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You MUST believe in the details of characters’ superpowers.  If we were ever to play fast and loose with heroes’ or villains’ powers, fans would call us on it.  It was crucial to let the X-MEN:TAS writers know the fine distinctions and maintain them.  Storm doesn’t fly — she creates winds and rides them.  Cyclops’ eye beams are not made of fire or burning laser light but instead are concussive; they don’t burn things (sorry current movie), they slams things.  Wolverine isn’t immortal, he just heals quickly (the movies tend to cheat this a bit as well).  If some badass villain were to reach up under his adamantium ribs and rip out his heart, Logan would die.  All this said, we audience members tend to accept these powers at face value as long as the storytellers stay consistent.  How does Storm access the elements?  Medically, how do you take someone’s skeleton out of his body and replace it with another one?  Even stranger questions come up when you think hard about some of the more obscure details of living with special powers.  If shape-shifters can change their own clothes when the shift, why can’t they prank other people by changing theirs?  The clever question in the artwork below is a good one, and I doubt Wolverine co-creator Len Wein has a ready answer.  But if we buy the magic once, and stay consistent, we will buy it always.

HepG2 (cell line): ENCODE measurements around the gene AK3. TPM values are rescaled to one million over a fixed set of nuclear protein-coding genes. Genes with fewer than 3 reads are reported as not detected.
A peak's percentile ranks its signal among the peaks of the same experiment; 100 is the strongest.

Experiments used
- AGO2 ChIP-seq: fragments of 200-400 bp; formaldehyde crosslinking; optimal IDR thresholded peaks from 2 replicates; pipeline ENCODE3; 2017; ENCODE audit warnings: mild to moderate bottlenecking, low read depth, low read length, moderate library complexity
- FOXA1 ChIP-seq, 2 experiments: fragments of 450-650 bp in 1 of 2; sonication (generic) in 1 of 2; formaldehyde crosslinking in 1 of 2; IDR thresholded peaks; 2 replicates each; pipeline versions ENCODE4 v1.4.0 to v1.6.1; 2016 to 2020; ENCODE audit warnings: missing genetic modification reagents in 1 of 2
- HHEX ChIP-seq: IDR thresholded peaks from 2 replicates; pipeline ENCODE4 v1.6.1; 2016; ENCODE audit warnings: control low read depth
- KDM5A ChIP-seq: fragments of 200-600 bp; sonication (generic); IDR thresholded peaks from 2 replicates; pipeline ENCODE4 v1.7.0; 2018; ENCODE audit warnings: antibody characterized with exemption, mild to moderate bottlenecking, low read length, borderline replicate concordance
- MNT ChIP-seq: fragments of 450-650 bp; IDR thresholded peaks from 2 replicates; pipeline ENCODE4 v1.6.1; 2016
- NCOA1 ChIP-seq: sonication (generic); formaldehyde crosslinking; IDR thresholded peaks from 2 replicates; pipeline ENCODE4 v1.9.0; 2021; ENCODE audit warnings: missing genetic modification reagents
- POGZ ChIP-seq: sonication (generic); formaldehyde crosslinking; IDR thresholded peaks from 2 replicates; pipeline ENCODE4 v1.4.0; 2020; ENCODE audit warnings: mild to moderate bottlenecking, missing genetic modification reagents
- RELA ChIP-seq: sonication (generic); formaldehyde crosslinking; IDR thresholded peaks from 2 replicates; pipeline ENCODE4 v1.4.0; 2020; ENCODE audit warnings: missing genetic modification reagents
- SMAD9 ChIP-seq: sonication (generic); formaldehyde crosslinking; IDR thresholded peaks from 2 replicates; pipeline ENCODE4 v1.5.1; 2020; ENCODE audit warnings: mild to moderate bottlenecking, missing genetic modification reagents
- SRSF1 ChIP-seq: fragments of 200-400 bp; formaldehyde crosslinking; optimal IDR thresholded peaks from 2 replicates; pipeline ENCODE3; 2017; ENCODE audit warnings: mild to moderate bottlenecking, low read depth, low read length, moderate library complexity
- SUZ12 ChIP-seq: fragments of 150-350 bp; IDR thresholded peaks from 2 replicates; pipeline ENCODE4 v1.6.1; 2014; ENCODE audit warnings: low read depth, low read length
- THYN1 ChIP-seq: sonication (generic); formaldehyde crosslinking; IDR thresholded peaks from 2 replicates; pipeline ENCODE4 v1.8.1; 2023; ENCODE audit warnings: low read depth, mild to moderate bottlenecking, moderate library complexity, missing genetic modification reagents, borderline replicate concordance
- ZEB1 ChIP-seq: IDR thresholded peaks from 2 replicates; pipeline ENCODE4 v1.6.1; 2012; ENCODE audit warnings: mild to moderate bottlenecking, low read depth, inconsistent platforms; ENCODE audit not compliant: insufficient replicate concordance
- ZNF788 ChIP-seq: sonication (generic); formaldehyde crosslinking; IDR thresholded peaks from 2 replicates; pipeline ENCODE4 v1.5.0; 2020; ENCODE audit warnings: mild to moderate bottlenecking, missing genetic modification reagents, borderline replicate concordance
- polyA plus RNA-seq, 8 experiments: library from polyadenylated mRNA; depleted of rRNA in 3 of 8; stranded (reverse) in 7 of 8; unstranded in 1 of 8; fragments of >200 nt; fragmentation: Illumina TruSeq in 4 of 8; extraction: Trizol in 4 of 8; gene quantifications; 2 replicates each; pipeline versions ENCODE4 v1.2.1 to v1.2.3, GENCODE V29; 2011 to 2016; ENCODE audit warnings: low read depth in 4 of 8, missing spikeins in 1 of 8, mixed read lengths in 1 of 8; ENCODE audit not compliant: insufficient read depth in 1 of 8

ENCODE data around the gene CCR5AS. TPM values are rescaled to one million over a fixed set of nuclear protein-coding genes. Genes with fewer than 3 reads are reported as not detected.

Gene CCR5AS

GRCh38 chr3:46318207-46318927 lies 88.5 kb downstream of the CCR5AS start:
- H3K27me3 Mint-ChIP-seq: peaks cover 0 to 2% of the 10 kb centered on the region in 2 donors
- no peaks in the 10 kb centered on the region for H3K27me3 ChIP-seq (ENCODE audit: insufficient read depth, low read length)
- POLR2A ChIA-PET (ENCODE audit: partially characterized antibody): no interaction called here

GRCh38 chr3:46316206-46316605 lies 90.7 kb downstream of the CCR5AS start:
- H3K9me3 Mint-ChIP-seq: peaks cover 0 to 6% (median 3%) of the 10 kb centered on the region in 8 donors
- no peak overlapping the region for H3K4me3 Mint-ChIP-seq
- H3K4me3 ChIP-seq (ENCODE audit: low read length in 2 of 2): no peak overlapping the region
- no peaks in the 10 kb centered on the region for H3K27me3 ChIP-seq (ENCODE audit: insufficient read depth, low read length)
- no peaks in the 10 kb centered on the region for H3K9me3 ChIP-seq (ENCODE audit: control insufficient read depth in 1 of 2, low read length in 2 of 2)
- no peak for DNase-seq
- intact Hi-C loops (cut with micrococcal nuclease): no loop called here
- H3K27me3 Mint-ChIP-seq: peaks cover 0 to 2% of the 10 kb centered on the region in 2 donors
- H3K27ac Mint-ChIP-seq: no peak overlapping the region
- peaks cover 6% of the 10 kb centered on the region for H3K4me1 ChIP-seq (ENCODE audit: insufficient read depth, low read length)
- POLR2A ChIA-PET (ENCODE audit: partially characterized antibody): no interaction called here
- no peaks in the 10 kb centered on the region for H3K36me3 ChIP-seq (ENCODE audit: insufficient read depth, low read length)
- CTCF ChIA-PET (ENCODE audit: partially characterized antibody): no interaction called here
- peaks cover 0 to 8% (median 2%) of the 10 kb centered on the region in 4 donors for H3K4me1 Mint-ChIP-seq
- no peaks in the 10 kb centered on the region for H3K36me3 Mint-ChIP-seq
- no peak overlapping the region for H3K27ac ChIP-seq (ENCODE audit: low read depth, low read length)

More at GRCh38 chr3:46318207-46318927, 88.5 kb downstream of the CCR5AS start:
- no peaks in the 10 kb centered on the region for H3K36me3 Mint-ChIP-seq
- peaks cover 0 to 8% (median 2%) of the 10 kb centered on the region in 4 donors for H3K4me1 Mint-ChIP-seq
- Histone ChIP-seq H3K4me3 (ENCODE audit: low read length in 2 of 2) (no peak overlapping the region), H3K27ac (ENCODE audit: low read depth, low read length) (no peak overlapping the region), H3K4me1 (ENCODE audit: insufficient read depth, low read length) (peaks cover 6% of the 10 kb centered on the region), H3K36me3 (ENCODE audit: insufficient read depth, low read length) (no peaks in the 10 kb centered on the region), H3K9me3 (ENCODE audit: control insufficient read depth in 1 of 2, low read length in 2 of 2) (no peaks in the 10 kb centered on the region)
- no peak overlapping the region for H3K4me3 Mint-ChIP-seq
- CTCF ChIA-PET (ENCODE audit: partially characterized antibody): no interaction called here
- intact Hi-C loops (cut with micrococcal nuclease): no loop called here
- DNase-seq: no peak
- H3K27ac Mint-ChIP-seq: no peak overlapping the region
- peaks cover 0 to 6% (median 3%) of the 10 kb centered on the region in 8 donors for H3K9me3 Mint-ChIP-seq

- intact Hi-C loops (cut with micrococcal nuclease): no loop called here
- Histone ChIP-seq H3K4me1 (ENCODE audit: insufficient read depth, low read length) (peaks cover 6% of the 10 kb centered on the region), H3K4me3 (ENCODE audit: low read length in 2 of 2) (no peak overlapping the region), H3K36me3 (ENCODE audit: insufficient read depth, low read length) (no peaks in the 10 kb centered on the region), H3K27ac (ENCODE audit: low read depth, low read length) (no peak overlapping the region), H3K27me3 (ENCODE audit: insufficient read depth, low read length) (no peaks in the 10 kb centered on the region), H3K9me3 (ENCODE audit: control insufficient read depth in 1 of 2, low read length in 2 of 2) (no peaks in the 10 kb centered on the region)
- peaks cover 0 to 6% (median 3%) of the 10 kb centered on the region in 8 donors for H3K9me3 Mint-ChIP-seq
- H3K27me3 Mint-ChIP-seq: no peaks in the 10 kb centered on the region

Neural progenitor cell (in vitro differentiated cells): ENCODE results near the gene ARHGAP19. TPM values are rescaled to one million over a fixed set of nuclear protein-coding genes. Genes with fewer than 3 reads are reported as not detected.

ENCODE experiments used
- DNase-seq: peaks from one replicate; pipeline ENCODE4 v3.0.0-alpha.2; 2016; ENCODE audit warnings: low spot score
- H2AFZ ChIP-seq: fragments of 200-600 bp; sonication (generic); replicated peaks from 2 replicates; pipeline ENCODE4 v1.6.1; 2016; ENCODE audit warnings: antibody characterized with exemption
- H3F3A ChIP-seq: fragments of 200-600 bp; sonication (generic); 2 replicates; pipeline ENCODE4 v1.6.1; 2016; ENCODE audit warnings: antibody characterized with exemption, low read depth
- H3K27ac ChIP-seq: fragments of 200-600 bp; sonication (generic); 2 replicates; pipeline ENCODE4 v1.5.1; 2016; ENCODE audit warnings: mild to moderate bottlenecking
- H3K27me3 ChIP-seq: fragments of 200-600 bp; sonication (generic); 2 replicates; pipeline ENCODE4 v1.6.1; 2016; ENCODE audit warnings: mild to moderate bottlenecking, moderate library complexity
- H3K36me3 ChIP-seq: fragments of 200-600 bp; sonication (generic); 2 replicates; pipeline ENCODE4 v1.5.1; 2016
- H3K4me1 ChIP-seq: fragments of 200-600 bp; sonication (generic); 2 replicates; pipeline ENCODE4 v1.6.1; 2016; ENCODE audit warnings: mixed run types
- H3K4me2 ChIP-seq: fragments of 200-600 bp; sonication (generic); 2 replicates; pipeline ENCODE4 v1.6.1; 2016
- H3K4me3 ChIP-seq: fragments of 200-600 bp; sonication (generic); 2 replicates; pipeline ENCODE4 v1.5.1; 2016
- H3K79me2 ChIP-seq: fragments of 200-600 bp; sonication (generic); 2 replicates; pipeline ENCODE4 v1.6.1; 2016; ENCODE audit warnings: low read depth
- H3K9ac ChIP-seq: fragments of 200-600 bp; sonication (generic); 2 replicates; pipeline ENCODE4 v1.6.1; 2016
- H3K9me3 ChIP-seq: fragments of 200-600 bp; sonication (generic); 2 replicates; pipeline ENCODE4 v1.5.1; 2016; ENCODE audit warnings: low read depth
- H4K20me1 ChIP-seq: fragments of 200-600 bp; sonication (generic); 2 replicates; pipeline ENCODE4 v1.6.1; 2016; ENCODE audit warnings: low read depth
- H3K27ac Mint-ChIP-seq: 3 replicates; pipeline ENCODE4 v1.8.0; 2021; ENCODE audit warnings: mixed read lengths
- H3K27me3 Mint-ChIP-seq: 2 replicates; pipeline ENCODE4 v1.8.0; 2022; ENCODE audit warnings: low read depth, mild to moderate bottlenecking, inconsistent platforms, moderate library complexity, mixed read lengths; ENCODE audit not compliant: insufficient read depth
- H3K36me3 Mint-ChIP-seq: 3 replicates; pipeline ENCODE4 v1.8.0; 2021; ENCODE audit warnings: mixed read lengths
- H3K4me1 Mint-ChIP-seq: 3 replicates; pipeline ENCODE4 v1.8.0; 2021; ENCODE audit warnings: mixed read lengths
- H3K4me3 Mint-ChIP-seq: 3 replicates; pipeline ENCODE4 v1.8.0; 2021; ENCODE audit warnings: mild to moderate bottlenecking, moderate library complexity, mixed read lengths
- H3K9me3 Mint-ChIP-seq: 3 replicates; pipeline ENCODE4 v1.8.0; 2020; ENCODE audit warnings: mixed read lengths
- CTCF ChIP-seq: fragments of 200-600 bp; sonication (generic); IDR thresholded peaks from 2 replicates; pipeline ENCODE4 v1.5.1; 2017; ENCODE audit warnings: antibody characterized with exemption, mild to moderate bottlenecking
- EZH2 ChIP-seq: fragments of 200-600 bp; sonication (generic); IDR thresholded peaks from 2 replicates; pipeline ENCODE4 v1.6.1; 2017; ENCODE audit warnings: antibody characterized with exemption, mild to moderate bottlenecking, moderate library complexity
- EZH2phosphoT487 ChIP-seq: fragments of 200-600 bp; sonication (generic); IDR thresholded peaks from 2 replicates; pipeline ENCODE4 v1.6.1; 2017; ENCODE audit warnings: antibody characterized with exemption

Eric - showrunner/developed for television - and Julia - episode writer - for X-Men: The Animated Series 1992-1997 - now with 2 books about the experience: 1) the definitive oral history titled Previously on X-Men & 2) X-Men The Art and Making of the Animated Series

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About Us

We’re Eric Lewald & Julia Lewald, two members of the creative force behind the animated X-Men series of the ’90s looking to celebrate and share our appreciation for it with the fan base that made this show the culture-changing mega-hit it is today.

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